Penalties hamper two Randolph punt returns

TAMPA – Saturday night’s fourth-quarter comeback against Florida International wouldn’t have been necessary if it wasn’t for numerous penalties by USF’s special teams.

Quarterback Matt Grothe finally found his rhythm when his team really needed him, but Ean Randolph had been producing all night – even though the stat sheet doesn’t show it.

With the Bulls trailing 6-0 in the first quarter, Randolph returned a punt 46 yards to the end zone, but for the second straight week, the return was called back on a flag.

“When I was running from the angle I was coming from, it looked like the defender had a nice tackling angle on him,” said junior Mike Jenkins, who was called for a block below the waist. “I just dove; I was just trying to make a play.”

How would Randolph respond to the penalty? He simply did the same thing on his next punt return, going 76 yards for the score. This time it counted.

“I feel like he’s probably one of the best returners in the nation,” Jenkins said. “As long as you get the distinguished block and nobody gets down to distract him from catching the ball, he’s going to give you a good 20 yards or more or a touchdown.”

On his next return, Randolph did the unthinkable, crossing the goal line for the third time in the game. But again, he looked up and saw flags on the field – this time three separate USF penalties.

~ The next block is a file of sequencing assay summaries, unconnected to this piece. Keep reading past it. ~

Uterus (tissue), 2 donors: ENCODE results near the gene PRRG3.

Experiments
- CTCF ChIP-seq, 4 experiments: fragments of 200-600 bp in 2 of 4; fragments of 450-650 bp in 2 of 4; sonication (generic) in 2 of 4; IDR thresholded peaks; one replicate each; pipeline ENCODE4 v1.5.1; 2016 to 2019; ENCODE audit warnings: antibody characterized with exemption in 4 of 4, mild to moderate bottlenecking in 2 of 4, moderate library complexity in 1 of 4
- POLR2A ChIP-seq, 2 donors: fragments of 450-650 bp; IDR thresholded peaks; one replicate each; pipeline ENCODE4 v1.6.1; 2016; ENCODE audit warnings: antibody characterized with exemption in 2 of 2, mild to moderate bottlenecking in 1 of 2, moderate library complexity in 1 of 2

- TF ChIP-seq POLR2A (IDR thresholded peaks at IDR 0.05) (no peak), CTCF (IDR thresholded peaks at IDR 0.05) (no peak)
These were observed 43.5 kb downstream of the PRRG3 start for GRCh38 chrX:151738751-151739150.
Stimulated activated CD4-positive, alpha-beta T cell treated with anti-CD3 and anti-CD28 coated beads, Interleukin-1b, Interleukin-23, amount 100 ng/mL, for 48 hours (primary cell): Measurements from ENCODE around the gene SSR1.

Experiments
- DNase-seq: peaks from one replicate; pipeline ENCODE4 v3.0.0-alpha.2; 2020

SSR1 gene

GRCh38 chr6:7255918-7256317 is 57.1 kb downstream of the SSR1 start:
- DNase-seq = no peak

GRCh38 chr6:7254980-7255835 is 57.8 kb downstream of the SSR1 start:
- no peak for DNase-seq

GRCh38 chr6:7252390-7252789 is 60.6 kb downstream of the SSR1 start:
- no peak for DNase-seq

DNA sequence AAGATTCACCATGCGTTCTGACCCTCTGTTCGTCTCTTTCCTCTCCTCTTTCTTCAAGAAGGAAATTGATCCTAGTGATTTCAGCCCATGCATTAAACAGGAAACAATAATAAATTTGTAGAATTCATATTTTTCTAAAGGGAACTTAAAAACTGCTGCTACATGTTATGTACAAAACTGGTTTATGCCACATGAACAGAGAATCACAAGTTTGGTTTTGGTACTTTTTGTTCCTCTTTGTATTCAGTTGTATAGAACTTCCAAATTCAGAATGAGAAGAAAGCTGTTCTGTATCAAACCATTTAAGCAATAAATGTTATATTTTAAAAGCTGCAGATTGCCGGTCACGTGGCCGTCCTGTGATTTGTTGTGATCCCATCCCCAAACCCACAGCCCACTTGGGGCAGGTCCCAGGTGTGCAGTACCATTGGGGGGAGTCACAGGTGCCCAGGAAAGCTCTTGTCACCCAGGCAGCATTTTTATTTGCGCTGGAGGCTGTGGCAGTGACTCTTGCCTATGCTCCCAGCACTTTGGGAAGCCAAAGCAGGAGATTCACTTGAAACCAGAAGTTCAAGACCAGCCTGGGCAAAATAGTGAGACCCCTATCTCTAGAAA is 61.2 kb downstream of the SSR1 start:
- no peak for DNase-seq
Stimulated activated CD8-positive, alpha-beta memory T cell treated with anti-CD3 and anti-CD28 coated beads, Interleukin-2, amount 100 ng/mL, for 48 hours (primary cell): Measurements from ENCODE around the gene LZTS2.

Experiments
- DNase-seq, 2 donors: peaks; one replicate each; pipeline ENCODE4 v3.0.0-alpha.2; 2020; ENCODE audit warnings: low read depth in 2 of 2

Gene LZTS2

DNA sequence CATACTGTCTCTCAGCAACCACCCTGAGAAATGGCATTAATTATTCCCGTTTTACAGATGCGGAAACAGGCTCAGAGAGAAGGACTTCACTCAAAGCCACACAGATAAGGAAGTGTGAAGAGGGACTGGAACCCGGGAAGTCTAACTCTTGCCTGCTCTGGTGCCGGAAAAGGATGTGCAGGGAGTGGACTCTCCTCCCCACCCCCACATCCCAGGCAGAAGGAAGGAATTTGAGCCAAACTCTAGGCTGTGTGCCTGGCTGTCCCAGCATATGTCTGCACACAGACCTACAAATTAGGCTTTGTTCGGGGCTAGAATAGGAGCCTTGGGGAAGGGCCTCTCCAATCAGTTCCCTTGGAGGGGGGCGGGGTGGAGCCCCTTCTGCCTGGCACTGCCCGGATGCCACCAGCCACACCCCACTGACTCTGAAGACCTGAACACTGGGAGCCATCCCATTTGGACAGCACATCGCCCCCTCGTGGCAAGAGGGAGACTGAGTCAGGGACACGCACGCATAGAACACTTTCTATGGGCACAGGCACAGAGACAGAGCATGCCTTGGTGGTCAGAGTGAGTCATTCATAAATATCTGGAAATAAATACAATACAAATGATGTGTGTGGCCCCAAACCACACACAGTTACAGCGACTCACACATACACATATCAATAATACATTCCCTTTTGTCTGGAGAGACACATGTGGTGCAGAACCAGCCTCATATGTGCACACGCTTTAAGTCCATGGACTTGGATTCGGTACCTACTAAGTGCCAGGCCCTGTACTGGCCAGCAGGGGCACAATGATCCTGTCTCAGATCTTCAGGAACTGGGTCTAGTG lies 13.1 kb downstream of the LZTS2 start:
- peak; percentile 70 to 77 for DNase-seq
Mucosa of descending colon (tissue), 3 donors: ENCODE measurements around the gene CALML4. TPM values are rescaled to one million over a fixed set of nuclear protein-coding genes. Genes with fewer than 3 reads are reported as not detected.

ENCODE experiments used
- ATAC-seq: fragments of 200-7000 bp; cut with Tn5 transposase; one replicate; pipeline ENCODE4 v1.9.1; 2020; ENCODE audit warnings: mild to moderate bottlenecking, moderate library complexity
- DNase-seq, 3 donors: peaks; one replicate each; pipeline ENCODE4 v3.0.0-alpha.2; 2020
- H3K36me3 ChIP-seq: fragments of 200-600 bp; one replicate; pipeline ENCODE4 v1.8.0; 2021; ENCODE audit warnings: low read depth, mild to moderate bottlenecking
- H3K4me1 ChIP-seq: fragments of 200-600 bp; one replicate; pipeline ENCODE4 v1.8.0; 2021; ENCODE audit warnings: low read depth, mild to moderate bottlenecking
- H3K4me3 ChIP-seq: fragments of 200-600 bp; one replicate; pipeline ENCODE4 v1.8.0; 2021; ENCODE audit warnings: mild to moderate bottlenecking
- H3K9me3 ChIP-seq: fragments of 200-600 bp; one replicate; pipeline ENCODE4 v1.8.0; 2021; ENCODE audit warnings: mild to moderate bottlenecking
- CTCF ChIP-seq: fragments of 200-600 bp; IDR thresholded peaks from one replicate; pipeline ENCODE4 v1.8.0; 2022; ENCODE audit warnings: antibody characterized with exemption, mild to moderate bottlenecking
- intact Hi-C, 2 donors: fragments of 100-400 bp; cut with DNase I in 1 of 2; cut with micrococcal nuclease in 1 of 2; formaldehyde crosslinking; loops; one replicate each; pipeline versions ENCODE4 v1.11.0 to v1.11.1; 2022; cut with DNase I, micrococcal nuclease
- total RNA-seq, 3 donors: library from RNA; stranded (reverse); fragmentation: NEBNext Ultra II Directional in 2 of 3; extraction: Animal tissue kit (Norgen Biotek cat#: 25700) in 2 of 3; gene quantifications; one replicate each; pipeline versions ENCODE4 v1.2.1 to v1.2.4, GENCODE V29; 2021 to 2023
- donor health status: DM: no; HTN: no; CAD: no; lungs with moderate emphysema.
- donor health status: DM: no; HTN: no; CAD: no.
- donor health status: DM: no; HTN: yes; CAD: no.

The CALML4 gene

“It breaks my heart because here he does so well, and we keep getting a face-mask penalty or a block in the back,” coach Jim Leavitt said. “It’s not because the guys aren’t trying. The effort’s great; it’s just very foolish.”

If the Bulls could have avoided the penalties, Randolph would have finished the night with 184 punt-return yards and three touchdowns. Instead, the senior wide receiver recorded 123 yards and a touchdown.

“We talked at length about it,” Leavitt said. “I said, ‘How many times are we going to do this?’ Poor Ean. Ean would be leading the country (in punt returns) easy, if we weren’t so foolish.”

Although he’s had three punt returns called back in USF’s first two games, Randolph’s performance on the field and ability to get by defenders hasn’t gone unnoticed by his teammates.

“He’s like a human highlight reel,” sophomore wide receiver Marcus Edwards said. “It’s fun to watch him play. I like to be on the sideline when he has the ball in his hands so I can see what he’s going to do.”

Grothe, who made his first career start against the Golden Panthers, played on USF’s scout team last year with Randolph and was impressed, but not surprised with what he’s seen.

“Ridiculous,” Grothe said about Randolph’s punt returns. “I always knew from day one when I met him (he would be good).

One of his coaches that coached him at Webber (International) lives down the street from me, and he was telling me about this kid who was coming to USF.”

After multiple outstanding efforts for Randolph have ended up being meaningless, his teammates said he has handled the flags well.

“Ean doesn’t really show too much emotion,” Grothe said. “He’s kind of a mellow guy and just does what he does. I know deep down inside he was probably ticked off because this is his first year to be able to play in Division-I football.”

Added Edwards: “He’s a quiet guy. He asks for the oxygen. He plays the play (and) comes to the sideline to see what the coach has to say.”

If USF’s offense continues to struggle throughout the season like it did for much of Saturday’s game, Randolph’s punt returns could become more crucial for the Bulls to put points on the board. And players know they can’t afford the penalties.

“There’s not really much else the coaches can do,” Edwards said. “It’s on us now. We’ve got to have discipline. We’ve got to make the plays. We’ve got to eliminate the stupid penalties.”